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EV Magazine digital cover Fall 2018.jpg
EV Magazine digital cover Fall 2018.jpg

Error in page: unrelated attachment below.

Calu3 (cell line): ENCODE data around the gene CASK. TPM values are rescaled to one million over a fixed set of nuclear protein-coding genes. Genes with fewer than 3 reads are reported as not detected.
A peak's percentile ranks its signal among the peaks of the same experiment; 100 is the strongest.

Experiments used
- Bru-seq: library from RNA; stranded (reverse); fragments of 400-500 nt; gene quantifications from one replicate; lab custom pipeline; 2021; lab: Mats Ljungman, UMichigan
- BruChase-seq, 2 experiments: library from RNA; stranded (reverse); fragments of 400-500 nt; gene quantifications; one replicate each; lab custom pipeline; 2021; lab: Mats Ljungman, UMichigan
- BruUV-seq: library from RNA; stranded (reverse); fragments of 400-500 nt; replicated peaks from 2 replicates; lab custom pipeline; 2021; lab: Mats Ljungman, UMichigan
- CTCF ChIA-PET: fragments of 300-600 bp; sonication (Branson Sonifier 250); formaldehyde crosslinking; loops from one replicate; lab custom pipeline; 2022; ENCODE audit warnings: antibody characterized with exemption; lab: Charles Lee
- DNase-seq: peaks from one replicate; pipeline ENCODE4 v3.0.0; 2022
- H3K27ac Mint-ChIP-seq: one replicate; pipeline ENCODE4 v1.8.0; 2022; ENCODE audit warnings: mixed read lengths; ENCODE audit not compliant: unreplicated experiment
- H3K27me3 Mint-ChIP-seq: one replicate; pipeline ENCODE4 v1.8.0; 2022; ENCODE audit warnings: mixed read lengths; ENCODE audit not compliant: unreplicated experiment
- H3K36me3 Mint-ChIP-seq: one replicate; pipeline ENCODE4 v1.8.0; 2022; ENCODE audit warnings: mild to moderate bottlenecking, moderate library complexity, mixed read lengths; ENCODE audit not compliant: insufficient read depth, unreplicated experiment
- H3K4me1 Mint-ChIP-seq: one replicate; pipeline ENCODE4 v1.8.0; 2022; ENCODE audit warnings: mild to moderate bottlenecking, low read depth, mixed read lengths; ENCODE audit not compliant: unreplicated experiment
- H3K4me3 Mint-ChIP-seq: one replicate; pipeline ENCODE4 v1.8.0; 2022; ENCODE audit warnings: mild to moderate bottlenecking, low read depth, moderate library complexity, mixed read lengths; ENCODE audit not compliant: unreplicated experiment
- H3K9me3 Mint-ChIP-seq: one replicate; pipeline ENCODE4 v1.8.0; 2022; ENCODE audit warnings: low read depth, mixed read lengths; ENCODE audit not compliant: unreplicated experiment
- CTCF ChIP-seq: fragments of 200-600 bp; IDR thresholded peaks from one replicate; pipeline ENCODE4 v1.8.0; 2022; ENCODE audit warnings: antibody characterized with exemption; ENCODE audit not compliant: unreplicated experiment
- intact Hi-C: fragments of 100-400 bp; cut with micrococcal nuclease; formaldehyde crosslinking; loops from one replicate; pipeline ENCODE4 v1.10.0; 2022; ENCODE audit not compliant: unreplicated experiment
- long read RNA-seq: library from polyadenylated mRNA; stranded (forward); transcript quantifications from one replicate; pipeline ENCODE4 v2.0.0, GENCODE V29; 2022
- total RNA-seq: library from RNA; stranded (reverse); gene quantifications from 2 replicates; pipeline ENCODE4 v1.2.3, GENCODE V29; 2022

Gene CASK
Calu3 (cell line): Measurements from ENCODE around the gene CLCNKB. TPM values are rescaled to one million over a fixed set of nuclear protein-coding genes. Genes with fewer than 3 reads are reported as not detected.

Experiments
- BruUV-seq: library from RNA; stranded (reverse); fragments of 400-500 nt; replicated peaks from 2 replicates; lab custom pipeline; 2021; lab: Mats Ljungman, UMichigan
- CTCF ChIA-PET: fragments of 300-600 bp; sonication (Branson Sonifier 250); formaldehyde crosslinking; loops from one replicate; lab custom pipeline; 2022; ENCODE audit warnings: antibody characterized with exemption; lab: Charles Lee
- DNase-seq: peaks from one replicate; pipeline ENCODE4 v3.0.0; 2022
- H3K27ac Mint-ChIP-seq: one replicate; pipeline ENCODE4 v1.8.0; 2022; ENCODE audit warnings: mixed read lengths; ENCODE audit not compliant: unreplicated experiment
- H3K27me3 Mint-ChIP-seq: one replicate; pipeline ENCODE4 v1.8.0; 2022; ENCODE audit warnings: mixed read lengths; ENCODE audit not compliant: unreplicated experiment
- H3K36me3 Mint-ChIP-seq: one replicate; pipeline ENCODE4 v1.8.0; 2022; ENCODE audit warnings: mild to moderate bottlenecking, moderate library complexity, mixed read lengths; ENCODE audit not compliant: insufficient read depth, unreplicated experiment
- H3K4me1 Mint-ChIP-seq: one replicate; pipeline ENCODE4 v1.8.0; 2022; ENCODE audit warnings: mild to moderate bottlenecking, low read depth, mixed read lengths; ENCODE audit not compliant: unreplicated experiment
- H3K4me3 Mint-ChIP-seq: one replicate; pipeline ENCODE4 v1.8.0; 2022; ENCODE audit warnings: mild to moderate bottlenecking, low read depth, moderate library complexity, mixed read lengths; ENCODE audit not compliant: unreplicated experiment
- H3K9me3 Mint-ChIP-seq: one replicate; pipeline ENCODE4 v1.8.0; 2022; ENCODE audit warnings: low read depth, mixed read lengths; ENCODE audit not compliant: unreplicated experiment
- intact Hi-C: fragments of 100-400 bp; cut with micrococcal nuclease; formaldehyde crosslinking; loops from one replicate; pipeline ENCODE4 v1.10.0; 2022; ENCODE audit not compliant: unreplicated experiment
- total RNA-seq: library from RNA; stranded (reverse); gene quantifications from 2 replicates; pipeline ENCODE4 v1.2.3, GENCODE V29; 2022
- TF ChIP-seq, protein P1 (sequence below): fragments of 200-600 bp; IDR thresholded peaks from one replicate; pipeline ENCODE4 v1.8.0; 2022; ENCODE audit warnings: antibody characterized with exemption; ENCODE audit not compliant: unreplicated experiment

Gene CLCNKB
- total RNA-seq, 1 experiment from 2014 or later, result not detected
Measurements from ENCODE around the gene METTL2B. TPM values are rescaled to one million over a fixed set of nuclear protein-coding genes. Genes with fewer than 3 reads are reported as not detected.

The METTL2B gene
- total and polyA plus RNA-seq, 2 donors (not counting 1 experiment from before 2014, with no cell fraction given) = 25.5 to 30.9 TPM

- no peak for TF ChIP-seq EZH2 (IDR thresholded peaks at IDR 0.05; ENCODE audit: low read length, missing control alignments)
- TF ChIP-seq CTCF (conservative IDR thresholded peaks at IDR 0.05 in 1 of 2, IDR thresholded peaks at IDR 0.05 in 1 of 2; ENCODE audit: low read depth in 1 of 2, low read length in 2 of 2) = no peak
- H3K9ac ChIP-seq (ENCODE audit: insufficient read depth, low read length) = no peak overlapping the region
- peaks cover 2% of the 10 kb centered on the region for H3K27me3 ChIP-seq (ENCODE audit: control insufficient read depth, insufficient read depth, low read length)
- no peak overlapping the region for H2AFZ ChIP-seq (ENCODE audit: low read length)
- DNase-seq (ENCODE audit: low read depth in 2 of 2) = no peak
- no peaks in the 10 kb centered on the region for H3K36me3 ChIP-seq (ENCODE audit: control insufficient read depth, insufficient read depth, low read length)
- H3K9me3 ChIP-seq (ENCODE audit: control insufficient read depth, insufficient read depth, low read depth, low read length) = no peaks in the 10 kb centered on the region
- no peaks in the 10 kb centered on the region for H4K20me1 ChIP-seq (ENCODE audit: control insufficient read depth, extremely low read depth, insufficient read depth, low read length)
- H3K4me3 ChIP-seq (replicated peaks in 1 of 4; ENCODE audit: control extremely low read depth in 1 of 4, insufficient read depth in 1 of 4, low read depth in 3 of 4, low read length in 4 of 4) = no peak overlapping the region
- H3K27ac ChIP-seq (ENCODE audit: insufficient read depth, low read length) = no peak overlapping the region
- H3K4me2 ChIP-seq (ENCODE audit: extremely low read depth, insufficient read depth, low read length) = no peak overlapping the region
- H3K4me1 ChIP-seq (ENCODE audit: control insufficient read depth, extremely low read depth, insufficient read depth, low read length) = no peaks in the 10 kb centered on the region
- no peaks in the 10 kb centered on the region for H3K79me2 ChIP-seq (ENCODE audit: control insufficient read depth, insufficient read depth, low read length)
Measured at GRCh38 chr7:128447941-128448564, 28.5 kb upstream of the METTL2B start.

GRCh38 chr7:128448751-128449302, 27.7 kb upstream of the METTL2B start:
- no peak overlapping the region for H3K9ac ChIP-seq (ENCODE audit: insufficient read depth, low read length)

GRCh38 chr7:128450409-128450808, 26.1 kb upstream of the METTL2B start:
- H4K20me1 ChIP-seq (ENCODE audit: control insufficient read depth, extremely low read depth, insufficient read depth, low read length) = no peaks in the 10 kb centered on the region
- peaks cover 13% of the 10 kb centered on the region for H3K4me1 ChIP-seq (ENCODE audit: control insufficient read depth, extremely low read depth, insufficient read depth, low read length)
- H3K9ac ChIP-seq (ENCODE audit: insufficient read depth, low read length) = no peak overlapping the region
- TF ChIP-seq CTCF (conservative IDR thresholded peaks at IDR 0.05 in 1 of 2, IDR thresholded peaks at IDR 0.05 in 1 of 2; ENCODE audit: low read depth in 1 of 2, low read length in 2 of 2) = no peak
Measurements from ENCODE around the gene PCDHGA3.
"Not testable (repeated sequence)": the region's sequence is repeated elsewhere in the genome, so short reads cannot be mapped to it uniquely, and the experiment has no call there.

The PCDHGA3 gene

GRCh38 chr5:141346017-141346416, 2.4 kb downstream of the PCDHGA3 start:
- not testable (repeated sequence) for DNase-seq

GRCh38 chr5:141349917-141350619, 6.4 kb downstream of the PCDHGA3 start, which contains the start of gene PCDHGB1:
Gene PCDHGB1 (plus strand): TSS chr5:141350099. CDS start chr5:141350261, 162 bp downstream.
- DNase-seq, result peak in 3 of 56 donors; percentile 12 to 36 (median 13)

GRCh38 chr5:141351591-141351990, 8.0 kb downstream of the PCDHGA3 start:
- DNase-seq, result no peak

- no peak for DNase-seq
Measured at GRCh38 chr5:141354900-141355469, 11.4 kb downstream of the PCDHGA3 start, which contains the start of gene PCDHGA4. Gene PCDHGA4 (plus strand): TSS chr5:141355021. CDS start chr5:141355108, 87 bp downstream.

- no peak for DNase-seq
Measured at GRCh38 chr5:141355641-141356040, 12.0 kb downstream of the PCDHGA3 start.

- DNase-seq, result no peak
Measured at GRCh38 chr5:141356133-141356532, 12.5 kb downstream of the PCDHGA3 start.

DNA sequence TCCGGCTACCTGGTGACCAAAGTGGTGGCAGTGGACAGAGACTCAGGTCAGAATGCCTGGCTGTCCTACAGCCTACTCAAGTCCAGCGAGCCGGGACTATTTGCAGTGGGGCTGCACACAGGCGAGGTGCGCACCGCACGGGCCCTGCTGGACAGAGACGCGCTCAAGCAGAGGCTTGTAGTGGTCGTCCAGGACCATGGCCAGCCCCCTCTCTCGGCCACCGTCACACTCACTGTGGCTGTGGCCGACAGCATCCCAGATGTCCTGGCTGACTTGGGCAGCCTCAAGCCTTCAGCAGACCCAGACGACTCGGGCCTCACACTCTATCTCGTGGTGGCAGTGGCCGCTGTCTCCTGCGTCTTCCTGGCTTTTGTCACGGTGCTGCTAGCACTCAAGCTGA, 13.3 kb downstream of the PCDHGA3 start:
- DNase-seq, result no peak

Growing up, there were always good cooks in my family, including several seafood restaurant owners. The food was always delicious, but as a child I was not usually permitted to partake in the preparation - even so, I loved sitting in the kitchen while either my grandpa cooked up wonderful seafood dishes or watching my grandmother, aunts and mom prepare holiday meals. Even at this moment, I can see my grandmother sitting on her tall red stool cutting up onions and celery and mixing them by hand into the cornbread stuffing. I don’t recall any of the specific conversations, but I remember a lot of laughter (maybe even a little arguing) and mostly, thoroughly enjoying being a part of it. The meals were always delicious but the abiding memories, for me, were just enjoying being a part of the group either cooking or consuming the meal together. While food is ultimately for sustenance of our physical being….so much more is fed within ones emotional, social and spiritual being when that food is prepared and consumed in the company of others. As the years have gone by and I am living on my own, it has been easy to let those traditions of cooking together fall by the wayside. With a hectic pace of life taking over and with long work days and no family to cook for, food can become more of a means to an end rather than an experience. Often, we merely brush up against others during the day and seek rest in the evening. While rest and solitary moments can be essential in our lives to refresh ourselves, it can leave us feeling a bit cut off from the rest of the world and lacking something that can only come from inviting others into our little world for some shared experiences. While I do love living alone and cooking for myself, I also find something missing in the cooking and eating process when I am doing it solo…..I miss that shared experience, that sense of community and connectedness. Crossing Cultures to Spice Things Up Across all cultures and throughout time, people have gathered in community to both prepare and consume food. To name only a small few groups from my immediate circle: Those who gather at the local church/mosque/temple to help tend to the buildings and grounds with each bringing a dish to share a meal at the end of the work; or A friend in Montana with Scandanavian roots who gathers with some of the family after Thanksgiving to make Leftsa (thin potato pancakes) using a family recipe passed down through generations; Latina friends who gather with extended family to make tamales for the Christmas season; Greek friends who gather yearly for the Greek Festival to share their culture through food and dance; Chinese friends who gather each fall to share a meal and celebrate the mid-autumn festival and share mooncakes. Each of these diverse cultures and groups of people share one commonality in their approach to food: community. Spending time with one another preparing, cooking and sharing the meal becomes just as significant as the consuming of it. In fact, as I think through my memories often it is conversations, laughs, stories shared during the preparation of a meal that have deeper connections with my soul satisfaction than the taste of the food itself. Making Space for Exchange With this in mind, I have made space in my life to gather with friends regularly to cook meals together. While I do have a passion for cooking, I love preparing meals as a group because it can be fun even for those who are not passionate about cooking. My group of friends have varying levels of interest, from “through the roof” to “doesn’t even like to boil water”. I have found that when cooking together, we can always provide tasks for everyone. The more passionate cookers in the group can be more involved in the recipes and cooking while others’ roles can vary from sous chef (chopping and slicing) to simply providing some of the needed ingredients and sitting with a glass of wine whilst the rest of us are deep in preparation. Ultimately, when we sit down to the meal it is a continuation of communing with one another with the added benefit of being able to truly savor and enjoy the fruits of our labor. We engage all our physical senses while also activating emotional and spiritual connection with one another. Recently, a group of us gathered to prepare traditional Chinese Dim Sum including steamed dumplings and steamed buns. Each had a different item that they brought and we assembled, then steamed the dumplings together. As an added bonus, we made more than enough for the evening so each could take some home to freeze and consume at a later time. I found that when I consumed the dumplings at a later date (either on my own or sharing with other friends) I was brought back to our wonderful evening of preparing them together. Remembering the conversations during the preparation and reveling in the memory of that shared experience only enhanced my enjoyment of the meal. This was no longer a tasty dumpling…it was a tasty dumpling I made with my friends on that night in September. What fun we had while our dogs ran around playing with each other and we laughed about the challenge of getting a good fold on the dumpling . . .and even sympathizing with a friend who lost her mom recently. I was transported right back to that evening we were together, noticing how wonderful the dumplings were smelling as they steamed, talking about women’s issues, mulling over the desire to have children or not. Cooking in community is about connection – about a shared experience, about feeding the soul as deeply as feeding the body and the senses. In the spirit of encouraging others to participate in gatherings of communal cooking, I'll be sharing some specific ideas and themes for group cooking gatherings in the coming months. These will include a bit of background on the food, suggested menus, and actual recipes in hopes of making the experience feel less daunting and more enjoyable. Each suggested gathering will have a purpose or theme around which you can build your evening of sharing, community, and sustenance. Do you have some favorite cooking rituals? Feel free to share them in the comments section. We would love to hear about them and are always looking for new ideas for shared cooking experiences. #soulfood #community #tribe #foodismedicine #sustenance #cultural #diversity #dimsum #cookingincommunity #WINTER2018